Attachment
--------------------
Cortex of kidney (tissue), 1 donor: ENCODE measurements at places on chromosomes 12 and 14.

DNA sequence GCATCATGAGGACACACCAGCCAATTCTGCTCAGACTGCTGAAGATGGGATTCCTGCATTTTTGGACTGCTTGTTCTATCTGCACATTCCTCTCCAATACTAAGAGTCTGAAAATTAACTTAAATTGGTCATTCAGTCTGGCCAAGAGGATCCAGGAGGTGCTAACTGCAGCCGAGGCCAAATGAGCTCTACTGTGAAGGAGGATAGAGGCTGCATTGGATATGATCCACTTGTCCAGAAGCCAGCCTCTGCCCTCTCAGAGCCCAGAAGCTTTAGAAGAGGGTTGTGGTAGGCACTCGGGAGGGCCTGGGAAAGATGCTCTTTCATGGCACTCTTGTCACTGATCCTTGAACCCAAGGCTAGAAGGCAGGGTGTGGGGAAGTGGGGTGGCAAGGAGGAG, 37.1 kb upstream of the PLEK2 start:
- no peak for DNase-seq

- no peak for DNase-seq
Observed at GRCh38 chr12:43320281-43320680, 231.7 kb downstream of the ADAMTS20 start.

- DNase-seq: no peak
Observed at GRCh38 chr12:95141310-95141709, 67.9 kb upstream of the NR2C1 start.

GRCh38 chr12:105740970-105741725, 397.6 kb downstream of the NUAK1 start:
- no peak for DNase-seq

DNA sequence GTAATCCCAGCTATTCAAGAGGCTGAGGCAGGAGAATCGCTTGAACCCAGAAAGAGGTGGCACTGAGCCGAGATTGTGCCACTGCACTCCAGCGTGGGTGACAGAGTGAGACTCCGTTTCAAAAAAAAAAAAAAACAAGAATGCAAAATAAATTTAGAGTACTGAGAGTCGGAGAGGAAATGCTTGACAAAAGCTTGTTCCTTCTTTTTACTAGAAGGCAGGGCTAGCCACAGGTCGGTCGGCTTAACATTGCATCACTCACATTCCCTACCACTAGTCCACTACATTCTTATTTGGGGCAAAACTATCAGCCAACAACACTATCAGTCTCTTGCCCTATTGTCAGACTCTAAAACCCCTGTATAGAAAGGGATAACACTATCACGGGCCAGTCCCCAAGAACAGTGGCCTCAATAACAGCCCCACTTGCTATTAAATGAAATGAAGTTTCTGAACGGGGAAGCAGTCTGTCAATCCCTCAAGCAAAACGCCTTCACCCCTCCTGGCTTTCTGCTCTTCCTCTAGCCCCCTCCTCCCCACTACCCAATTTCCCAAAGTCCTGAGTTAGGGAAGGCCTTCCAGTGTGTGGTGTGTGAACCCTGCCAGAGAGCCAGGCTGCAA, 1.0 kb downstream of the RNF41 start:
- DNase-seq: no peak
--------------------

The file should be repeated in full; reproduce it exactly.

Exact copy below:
Cortex of kidney (tissue), 1 donor: ENCODE measurements at places on chromosomes 12 and 14.

DNA sequence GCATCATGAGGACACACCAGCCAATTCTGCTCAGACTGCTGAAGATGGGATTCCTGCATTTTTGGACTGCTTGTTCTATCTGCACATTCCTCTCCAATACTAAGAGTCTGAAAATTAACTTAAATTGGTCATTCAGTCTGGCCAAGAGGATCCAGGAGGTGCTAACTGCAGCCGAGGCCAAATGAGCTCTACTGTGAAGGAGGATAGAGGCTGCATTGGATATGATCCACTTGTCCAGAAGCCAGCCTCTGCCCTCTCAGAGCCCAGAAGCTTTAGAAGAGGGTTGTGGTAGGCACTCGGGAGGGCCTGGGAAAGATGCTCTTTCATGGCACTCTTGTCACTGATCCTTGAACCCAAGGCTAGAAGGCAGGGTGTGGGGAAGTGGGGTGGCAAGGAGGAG, 37.1 kb upstream of the PLEK2 start:
- no peak for DNase-seq

- no peak for DNase-seq
Observed at GRCh38 chr12:43320281-43320680, 231.7 kb downstream of the ADAMTS20 start.

- DNase-seq: no peak
Observed at GRCh38 chr12:95141310-95141709, 67.9 kb upstream of the NR2C1 start.

GRCh38 chr12:105740970-105741725, 397.6 kb downstream of the NUAK1 start:
- no peak for DNase-seq

DNA sequence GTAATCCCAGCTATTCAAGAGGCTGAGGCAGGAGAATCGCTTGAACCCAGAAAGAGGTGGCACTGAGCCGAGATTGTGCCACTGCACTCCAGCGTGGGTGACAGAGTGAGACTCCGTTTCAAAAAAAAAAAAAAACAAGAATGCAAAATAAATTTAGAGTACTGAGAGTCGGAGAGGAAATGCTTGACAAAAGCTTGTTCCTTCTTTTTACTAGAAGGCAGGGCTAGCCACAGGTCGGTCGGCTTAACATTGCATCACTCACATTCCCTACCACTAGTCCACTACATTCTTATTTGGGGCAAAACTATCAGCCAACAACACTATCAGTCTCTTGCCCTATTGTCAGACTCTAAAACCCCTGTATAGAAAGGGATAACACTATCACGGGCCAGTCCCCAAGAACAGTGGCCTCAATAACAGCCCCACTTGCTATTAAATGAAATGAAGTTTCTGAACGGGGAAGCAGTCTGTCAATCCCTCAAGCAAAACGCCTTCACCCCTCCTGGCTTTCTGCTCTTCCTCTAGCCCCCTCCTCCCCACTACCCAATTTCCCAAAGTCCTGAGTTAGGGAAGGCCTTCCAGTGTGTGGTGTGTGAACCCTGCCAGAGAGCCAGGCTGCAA, 1.0 kb downstream of the RNF41 start:
- DNase-seq: no peak